The old-school golf swingers used to roll their left forearm going back, and then roll their right forearm back to their address position on the way down. This used to be called the “hitch-hiker” drill. It is a natural motion, which makes the back-swing easy to complete. The modern approach depends on body rotation to square the club face.

    I believe that there is a definite technique to swinging the club. First, you must energize the club-head by learning to waggle, and then tossing the club away from the target to give it momentum. It should feel like the club-head is pulling the arms, and the arms are leading the body.

    Next, do not add any additional energy to the swing going back and up. Feel the initial momentum slowing down, until the club has come to a pause. Allow gravity to slow the swing going back, wait, and then use gravity to reverse the direction of the swing.

    Let your hands and arms lead the downswing, bringing your hands down and inside, close to your body. Your shoulders do not turn, but tilt, away from your body, as your hands move down and close in to attack the ball. This helps create the so-called flat-spot and reverse “C” finish. You set-up initially using the Reverse-K address position, hands ahead, head behind the ball. Then later, returning to this position at impact.

    One last thing. Always play the ball opposite the left side of your face, for all shots. Never leave a divot, it is not necessary. Keep your center of gravity centered as you swing and make impact. Do not throw your weight around. Swing in front of the ball, and not around your body. The swing is back and up, down and through to the target. Think of throwing the club to the target using your hands and arms. This makes the swing much easier to digest and perform.

    I totally agree with the notion that a full shoulder turn, and keeping the left arm straight is not necessary, and makes the swing much more difficult than it has to be. I play using a shorter back-swing, and let my left arm bend. The ball still flies long and straight for me!

    Do not get in your own way is great advice. Just setup to the ball in a relaxed fashion, taking careful aim. Waggle. Then pull the trigger by injecting life into the club-head, leading the parade. Ride the club back and up. The back-swing slows as it reaches it’s apex. Pause, waiting for gravity to help you move the club down with your hands and arms. Stay centered during the swing. No conscious weight shift. Just let the body follow the momentum of the swing, finish facing the target, standing tall and in balance.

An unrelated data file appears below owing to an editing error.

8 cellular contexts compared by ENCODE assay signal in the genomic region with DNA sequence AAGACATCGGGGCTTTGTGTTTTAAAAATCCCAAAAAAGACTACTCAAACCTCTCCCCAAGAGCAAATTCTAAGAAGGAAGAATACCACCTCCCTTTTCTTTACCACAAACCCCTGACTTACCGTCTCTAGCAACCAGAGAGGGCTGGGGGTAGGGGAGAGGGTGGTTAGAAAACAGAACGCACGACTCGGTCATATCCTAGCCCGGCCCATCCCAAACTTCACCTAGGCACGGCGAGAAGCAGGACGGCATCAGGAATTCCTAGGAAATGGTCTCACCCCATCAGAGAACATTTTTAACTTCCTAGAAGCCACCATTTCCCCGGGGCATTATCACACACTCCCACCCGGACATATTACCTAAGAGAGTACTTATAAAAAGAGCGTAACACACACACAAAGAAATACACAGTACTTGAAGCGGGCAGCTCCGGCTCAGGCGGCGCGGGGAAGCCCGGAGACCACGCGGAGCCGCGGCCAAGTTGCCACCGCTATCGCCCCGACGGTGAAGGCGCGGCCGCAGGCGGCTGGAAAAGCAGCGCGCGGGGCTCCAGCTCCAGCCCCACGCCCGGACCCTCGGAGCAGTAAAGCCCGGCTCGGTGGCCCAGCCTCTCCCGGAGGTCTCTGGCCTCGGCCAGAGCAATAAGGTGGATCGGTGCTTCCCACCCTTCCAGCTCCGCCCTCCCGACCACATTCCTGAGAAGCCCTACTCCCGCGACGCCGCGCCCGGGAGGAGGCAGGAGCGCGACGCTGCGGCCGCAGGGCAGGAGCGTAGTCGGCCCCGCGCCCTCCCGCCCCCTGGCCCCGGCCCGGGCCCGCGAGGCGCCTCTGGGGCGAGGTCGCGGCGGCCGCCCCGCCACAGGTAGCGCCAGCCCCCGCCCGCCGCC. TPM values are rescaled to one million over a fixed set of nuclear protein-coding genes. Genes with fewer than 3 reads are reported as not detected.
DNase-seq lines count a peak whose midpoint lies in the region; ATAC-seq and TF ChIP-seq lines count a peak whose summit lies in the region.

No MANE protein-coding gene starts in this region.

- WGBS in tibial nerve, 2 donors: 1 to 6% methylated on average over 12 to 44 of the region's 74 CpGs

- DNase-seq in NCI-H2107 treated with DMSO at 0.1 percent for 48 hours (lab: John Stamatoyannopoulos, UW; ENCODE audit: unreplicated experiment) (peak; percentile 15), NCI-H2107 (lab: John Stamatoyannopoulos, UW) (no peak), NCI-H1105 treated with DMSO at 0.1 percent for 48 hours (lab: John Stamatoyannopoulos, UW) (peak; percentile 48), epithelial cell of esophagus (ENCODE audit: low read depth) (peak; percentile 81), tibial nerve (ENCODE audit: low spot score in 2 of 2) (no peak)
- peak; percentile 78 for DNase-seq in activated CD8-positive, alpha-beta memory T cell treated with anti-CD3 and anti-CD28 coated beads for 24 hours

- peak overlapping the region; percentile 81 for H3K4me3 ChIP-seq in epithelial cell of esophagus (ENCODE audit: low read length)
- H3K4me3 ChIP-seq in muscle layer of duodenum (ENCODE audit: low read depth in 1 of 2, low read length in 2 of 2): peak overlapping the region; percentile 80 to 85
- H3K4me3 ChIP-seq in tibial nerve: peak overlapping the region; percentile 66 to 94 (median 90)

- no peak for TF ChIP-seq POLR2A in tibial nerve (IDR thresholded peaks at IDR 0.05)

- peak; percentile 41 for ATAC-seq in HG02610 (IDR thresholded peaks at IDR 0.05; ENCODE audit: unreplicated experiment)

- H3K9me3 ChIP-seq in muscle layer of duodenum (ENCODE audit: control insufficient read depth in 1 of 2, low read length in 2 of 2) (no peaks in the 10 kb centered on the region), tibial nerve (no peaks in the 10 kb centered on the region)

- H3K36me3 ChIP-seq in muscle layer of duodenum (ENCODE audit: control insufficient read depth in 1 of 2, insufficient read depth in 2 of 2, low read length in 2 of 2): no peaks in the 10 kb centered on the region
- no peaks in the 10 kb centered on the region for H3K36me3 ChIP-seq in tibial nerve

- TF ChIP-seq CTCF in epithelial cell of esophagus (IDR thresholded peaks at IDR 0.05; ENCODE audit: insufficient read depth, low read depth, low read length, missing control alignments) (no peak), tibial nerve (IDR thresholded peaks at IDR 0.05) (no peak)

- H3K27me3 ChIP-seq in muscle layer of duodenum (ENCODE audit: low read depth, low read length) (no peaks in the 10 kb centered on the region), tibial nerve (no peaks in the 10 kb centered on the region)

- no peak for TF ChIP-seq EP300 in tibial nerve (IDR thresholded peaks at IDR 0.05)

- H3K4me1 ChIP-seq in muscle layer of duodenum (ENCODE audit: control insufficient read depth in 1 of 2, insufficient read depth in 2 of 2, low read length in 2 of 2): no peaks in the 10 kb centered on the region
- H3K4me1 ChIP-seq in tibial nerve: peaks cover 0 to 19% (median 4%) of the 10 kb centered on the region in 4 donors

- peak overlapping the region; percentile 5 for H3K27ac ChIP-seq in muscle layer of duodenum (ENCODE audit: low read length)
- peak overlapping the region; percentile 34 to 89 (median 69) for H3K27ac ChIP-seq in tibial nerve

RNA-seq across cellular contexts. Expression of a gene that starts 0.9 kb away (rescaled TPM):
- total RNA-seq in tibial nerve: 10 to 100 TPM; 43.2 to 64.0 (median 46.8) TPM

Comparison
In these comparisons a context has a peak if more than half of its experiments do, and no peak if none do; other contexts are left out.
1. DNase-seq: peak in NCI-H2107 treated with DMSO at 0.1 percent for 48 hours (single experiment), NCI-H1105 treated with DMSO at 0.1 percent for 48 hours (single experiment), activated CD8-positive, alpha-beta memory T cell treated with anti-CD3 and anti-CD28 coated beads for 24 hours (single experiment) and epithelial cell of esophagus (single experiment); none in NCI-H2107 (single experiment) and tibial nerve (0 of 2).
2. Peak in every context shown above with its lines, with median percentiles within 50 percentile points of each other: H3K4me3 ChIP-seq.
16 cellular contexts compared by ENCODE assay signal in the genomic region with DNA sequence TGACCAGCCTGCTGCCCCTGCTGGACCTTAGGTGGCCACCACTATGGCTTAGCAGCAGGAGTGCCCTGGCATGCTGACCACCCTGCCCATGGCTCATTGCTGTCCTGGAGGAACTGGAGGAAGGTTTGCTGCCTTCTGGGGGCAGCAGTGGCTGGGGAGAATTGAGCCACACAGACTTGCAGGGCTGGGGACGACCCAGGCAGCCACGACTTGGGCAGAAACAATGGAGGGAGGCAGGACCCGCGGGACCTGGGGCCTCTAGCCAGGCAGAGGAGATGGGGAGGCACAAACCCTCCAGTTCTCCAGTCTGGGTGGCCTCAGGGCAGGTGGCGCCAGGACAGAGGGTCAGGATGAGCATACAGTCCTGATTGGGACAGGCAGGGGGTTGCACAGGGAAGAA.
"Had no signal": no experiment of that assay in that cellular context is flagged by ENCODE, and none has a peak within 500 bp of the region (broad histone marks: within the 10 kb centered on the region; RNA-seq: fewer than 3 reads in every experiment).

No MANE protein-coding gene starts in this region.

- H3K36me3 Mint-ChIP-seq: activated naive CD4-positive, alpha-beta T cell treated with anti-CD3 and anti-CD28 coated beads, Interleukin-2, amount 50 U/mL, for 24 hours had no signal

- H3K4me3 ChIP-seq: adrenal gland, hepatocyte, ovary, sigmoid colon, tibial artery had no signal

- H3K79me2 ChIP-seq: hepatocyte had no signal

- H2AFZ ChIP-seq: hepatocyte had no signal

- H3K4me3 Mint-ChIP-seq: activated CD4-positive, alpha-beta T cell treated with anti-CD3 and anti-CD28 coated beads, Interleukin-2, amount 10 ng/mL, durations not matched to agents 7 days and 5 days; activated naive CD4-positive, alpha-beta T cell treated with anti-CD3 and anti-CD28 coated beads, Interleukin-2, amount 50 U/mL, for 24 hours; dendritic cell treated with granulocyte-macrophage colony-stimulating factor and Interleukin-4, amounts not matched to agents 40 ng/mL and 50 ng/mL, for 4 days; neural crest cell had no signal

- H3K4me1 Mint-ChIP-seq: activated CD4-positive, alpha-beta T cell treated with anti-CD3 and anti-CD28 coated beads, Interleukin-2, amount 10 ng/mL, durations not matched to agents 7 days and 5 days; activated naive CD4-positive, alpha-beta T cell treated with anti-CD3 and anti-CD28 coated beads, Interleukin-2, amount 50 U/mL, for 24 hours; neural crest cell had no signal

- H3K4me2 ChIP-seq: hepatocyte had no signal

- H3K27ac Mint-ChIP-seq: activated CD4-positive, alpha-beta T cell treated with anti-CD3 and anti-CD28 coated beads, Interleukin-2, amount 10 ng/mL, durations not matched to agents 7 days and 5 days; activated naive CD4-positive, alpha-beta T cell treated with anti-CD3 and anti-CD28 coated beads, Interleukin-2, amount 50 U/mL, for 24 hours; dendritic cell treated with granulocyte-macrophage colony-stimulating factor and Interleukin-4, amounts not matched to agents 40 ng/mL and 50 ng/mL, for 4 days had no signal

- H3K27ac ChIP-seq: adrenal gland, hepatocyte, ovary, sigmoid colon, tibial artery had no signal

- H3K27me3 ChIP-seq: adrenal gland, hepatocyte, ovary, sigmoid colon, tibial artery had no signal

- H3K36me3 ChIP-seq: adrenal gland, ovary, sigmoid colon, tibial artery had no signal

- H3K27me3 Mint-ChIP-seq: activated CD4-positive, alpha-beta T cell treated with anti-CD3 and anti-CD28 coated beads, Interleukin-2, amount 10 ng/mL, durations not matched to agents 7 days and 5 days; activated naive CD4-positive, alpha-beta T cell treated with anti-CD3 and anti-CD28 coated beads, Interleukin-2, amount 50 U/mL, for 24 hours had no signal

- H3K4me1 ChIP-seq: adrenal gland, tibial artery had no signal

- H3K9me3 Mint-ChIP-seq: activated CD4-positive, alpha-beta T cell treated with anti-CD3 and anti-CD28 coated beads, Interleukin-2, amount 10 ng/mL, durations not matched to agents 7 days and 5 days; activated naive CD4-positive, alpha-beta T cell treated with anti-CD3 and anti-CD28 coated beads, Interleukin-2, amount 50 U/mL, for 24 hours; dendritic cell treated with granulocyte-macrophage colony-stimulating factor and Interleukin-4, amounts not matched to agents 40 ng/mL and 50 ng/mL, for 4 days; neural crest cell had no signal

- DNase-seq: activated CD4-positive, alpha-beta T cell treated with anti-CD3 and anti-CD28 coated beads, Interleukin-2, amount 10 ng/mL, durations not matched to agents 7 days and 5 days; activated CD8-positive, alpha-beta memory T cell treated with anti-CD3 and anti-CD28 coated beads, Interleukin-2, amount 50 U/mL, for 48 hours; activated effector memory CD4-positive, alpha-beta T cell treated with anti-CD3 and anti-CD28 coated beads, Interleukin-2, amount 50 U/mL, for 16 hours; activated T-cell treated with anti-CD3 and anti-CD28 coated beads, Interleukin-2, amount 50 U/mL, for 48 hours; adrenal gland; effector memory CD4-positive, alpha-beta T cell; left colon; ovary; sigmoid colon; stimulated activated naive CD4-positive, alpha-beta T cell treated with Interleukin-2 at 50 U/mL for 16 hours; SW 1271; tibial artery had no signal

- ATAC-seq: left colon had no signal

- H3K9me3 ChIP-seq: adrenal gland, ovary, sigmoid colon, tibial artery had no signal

A real golf swing will seem slow, graceful, and effortless. It will produce automatic timing, with good distance and accuracy. Consistency comes from practice and playing often. I believe that once your get it, you get it. I believe that golf has been played this way for a very long time over the centuries, before the golf industry was created. Stop trying so hard. Relax, and discover the swing within.

  • Eric

    Reply Reply May 2, 2015


    It’s funny to me and actually makes me laugh reading some of these comments as if you are writing blasphemy. so many people obviously miss read what you wrote. of course the body is involved in the golf swing….. duhhhh….. you never said otherwise. if you go to throw a ball you don’t ‘think’ about winding the hips and the shoulders and the ‘x factor’….you just just simply wind up and throw….. your body just responds to what you’re trying to do. It’s far more natural. Paralysis by analysis is the golfer’s ultimate doom. You’re on the right track and what you’ve written holds a ton of water… I’d venture to say that a lot of the haters that have commented prior years have figured some of this out and wish they would have read more closely years back. Keep up the good work.

    Avid golf junkie….

    • Cameron

      Reply Reply May 3, 2015